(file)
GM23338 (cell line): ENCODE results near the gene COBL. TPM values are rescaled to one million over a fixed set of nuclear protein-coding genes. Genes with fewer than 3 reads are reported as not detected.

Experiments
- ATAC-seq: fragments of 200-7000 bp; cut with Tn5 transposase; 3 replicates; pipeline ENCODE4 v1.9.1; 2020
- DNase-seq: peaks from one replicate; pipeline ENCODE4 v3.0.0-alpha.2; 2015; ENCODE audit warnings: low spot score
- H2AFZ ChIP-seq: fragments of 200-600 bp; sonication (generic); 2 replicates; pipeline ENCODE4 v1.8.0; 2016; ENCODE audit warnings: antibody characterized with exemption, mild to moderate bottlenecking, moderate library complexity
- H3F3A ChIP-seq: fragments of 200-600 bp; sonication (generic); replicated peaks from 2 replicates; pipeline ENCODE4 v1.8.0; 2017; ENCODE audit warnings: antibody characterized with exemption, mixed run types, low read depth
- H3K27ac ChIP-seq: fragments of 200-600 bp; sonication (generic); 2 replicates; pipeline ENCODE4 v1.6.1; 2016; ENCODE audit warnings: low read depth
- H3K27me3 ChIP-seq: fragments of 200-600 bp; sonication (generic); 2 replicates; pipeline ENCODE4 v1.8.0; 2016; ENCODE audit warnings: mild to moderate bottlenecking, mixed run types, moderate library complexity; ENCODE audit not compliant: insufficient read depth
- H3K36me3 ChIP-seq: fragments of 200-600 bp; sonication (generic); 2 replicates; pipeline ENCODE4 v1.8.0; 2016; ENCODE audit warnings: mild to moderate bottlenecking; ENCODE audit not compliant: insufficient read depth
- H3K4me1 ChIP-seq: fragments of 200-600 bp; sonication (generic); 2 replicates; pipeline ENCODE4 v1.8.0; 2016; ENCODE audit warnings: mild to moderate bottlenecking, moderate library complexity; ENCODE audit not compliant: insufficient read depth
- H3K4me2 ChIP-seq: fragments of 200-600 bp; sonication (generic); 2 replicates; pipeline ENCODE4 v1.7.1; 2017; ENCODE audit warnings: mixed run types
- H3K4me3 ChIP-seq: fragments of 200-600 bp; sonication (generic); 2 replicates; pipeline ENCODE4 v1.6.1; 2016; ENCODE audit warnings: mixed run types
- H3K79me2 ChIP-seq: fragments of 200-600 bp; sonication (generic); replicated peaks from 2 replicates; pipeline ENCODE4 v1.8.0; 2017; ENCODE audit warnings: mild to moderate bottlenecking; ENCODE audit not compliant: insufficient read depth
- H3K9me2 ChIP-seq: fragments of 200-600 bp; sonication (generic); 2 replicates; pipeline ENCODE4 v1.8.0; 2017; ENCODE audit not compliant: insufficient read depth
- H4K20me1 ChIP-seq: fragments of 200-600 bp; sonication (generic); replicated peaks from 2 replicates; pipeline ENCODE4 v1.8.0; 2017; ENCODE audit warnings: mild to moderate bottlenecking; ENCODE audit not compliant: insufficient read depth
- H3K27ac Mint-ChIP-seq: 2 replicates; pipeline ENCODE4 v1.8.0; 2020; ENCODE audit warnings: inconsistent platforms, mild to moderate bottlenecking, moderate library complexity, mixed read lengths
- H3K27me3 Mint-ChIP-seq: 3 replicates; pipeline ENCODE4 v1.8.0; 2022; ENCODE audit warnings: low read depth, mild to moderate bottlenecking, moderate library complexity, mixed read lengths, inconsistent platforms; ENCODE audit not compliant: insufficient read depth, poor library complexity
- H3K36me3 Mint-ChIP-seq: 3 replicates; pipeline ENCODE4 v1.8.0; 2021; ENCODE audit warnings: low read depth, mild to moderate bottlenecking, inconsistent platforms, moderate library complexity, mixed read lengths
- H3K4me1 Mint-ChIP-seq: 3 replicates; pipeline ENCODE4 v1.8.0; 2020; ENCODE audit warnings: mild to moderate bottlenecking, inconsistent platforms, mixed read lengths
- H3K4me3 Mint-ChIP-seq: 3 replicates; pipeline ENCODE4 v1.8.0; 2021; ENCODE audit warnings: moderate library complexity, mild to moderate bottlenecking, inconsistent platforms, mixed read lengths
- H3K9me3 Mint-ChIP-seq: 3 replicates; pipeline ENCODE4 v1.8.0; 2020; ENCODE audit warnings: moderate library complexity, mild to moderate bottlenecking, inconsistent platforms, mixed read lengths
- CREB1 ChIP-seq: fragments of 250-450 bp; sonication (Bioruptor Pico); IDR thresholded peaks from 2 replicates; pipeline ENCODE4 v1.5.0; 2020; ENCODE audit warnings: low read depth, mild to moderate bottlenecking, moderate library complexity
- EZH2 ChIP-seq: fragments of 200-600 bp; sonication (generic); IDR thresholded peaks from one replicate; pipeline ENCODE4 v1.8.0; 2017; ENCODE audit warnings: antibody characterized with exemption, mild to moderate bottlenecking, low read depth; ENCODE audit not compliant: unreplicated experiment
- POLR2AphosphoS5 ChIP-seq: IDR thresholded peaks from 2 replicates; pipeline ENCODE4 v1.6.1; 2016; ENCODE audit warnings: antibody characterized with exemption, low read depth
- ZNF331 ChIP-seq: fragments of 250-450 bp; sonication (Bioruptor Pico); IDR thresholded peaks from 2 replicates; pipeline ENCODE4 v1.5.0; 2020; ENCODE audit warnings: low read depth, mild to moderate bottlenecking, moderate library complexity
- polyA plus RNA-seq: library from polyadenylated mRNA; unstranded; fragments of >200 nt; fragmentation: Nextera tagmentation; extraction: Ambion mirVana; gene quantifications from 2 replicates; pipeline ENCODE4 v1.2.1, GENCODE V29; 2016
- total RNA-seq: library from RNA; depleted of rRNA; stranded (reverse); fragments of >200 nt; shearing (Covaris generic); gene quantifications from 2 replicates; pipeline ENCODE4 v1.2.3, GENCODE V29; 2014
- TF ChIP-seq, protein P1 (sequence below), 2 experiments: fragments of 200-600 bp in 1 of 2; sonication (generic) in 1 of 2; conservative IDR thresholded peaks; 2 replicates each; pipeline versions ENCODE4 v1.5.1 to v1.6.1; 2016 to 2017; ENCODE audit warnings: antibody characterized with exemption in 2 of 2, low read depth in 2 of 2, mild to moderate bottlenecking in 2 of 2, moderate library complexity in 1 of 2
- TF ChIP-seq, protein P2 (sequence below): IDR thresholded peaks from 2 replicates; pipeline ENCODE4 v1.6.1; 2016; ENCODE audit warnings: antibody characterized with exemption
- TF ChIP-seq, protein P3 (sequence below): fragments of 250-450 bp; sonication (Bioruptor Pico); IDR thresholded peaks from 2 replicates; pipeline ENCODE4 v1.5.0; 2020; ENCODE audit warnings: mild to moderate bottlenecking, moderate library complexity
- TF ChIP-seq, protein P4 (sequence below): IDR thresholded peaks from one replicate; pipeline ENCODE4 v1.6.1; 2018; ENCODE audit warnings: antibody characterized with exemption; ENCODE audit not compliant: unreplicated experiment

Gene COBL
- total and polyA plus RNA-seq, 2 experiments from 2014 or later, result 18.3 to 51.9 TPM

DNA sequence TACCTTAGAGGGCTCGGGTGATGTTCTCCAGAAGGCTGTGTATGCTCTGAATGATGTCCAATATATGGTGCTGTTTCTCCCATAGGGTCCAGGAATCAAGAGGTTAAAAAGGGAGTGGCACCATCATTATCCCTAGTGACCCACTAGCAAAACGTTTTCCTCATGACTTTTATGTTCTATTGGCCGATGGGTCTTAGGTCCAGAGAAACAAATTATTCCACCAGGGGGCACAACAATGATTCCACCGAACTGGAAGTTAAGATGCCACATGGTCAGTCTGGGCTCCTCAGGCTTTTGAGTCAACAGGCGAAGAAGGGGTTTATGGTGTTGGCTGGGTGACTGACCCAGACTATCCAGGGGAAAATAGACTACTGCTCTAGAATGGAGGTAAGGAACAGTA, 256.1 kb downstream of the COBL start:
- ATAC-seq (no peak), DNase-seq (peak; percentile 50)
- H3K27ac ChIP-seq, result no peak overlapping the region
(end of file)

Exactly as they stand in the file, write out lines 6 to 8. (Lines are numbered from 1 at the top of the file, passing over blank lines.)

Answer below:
- H3F3A ChIP-seq: fragments of 200-600 bp; sonication (generic); replicated peaks from 2 replicates; pipeline ENCODE4 v1.8.0; 2017; ENCODE audit warnings: antibody characterized with exemption, mixed run types, low read depth
- H3K27ac ChIP-seq: fragments of 200-600 bp; sonication (generic); 2 replicates; pipeline ENCODE4 v1.6.1; 2016; ENCODE audit warnings: low read depth
- H3K27me3 ChIP-seq: fragments of 200-600 bp; sonication (generic); 2 replicates; pipeline ENCODE4 v1.8.0; 2016; ENCODE audit warnings: mild to moderate bottlenecking, mixed run types, moderate library complexity; ENCODE audit not compliant: insufficient read depth